Biological Invasions

, 11:2009

Invaders are not a random selection of species

  • Alexander Y. Karatayev
  • Lyubov E. Burlakova
  • Dianna K. Padilla
  • Sergey E. Mastitsky
  • Sergej Olenin
Original Paper

DOI: 10.1007/s10530-009-9498-0

Cite this article as:
Karatayev, A.Y., Burlakova, L.E., Padilla, D.K. et al. Biol Invasions (2009) 11: 2009. doi:10.1007/s10530-009-9498-0

Abstract

We assembled information on 119 species of freshwater macroinvertebrate invaders in North America and Europe, and compared them to all native freshwater species in North America and Europe. We tested whether the invaders were a random or selected group among taxa (phylum or class), water quality requirements, and feeding habit. We found that freshwater macroinvertebrate invaders are not a random selection of species, and are over-represented by molluscs and crustaceans, while taxa richness of native communities are dominated by insects. Over 35% of native species of aquatic invertebrates in North America are only able to live in areas with excellent or very good water quality, and are intolerant of organic pollution. In contrast, all invaders are tolerant of at least moderate amounts of organic pollution. There was a significant difference in the distribution of feeding habits between native species and invaders: collector-filterers (including suspension feeders) were 2.5–3 times more abundant, and predators were 3–4 times less abundant among invaders than among native invertebrates. The ongoing spread of exotic species affects the biodiversity of selected taxa, shifts communities toward greater tolerance of organic pollution and increases the numbers of suspension feeders, thereby enhancing benthic pelagic coupling in waterbodies with high densities of invaders. Because these processes are very similar in Europe and North America, we suggest that the observed patterns may have a common global effect.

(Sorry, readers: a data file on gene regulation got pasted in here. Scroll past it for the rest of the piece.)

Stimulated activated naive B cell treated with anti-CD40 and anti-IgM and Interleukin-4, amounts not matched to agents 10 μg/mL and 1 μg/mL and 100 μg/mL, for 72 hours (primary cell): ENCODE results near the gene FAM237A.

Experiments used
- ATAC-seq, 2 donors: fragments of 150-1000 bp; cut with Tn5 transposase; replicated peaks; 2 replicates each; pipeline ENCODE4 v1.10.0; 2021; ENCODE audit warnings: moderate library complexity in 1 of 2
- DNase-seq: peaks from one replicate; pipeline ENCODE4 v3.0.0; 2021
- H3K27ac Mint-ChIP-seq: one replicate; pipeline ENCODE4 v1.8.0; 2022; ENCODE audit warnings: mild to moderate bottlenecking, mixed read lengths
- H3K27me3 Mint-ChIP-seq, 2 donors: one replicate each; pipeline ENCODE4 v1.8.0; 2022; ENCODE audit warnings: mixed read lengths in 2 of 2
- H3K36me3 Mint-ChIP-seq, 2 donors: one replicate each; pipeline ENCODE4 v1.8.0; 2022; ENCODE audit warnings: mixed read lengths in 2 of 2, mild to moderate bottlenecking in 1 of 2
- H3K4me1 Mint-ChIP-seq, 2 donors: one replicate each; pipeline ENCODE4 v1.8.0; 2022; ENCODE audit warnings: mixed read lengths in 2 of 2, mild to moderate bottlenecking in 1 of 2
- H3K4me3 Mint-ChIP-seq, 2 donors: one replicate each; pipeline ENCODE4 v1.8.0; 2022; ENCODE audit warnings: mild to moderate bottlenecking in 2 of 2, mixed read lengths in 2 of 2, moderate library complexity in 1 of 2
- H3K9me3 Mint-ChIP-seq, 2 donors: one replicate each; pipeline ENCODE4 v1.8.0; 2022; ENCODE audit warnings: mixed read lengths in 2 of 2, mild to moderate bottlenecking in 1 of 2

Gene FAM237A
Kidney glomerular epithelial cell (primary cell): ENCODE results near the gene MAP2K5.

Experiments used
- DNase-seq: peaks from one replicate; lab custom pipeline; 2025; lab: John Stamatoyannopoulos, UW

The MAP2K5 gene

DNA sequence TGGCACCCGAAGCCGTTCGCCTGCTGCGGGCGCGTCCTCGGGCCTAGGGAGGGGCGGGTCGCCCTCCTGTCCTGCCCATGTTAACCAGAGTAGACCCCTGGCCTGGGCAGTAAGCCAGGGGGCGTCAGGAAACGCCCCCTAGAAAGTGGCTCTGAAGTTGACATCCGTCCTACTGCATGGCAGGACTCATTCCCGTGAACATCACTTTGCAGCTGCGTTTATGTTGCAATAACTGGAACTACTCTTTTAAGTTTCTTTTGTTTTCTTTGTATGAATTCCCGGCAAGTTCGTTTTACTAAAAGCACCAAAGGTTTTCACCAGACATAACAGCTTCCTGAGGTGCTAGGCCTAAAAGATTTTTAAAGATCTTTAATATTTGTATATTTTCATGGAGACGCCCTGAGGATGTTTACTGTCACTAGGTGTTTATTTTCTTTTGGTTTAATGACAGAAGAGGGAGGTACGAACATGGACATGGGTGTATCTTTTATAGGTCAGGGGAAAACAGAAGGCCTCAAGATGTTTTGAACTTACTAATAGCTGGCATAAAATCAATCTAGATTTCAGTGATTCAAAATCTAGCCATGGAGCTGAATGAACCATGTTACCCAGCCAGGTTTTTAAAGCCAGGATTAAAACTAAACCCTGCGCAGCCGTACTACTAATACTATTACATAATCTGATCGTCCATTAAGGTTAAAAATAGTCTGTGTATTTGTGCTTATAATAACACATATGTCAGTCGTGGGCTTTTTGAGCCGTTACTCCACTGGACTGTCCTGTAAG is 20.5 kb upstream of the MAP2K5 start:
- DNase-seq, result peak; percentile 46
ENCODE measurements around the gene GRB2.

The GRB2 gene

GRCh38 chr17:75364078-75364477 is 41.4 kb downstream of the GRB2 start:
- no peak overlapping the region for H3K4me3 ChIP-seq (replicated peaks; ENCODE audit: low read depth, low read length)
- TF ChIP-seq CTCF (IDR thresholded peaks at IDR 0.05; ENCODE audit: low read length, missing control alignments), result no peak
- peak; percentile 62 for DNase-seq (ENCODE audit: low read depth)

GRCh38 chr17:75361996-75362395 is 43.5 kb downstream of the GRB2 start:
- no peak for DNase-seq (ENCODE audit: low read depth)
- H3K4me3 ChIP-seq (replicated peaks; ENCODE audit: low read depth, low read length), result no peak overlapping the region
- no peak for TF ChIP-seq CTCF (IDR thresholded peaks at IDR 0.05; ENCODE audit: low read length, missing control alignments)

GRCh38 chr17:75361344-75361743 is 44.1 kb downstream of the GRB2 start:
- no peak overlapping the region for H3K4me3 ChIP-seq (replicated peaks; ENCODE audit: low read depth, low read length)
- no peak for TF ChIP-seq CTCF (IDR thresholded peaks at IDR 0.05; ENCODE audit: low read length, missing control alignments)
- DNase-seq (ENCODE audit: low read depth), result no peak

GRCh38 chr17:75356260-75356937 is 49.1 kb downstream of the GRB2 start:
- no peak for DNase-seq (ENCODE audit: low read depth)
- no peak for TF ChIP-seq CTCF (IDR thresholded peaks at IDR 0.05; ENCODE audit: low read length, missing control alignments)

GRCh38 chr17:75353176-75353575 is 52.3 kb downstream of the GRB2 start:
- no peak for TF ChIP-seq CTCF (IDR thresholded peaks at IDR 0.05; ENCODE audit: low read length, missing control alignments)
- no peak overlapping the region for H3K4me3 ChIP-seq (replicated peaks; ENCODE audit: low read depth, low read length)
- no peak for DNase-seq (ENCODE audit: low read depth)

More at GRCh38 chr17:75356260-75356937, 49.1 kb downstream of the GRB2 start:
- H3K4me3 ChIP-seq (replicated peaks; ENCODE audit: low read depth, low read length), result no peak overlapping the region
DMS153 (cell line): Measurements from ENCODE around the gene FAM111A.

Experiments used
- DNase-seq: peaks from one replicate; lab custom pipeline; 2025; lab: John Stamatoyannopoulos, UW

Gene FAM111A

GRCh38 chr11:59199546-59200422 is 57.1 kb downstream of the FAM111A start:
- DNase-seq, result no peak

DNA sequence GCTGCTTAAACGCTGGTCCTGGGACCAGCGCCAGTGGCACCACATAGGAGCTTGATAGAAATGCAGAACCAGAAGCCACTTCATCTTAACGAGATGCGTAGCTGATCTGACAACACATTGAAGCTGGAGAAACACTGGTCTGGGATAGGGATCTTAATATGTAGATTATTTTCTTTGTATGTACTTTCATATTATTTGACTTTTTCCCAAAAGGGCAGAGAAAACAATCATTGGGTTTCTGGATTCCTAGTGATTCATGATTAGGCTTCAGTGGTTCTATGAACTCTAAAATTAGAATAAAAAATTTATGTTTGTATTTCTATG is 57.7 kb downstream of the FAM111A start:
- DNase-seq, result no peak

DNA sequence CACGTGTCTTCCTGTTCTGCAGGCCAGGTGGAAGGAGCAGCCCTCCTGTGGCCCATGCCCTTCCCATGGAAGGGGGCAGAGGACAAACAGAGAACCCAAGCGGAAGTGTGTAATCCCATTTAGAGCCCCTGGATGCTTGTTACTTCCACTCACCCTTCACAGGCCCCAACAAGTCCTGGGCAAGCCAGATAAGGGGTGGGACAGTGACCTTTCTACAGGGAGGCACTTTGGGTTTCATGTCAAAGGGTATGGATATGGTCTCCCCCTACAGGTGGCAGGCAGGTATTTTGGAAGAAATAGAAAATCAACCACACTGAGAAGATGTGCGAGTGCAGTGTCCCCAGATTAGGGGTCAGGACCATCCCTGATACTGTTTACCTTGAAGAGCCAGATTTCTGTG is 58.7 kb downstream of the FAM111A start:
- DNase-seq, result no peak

Keywords

Aquatic exotic speciesFreshwater invadersPollutionFeeding modeSuspension feeders

Copyright information

© Springer Science+Business Media B.V. 2009

Authors and Affiliations

  • Alexander Y. Karatayev
    • 1
  • Lyubov E. Burlakova
    • 1
  • Dianna K. Padilla
    • 2
  • Sergey E. Mastitsky
    • 1
  • Sergej Olenin
    • 3
  1. 1.Great Lakes Center, Science Building 261Buffalo State CollegeBuffaloUSA
  2. 2.Department of Ecology and EvolutionStony Brook UniversityStony BrookUSA
  3. 3.Coastal Research and Planning InstituteKlaipeda UniversityKlaipedaLithuania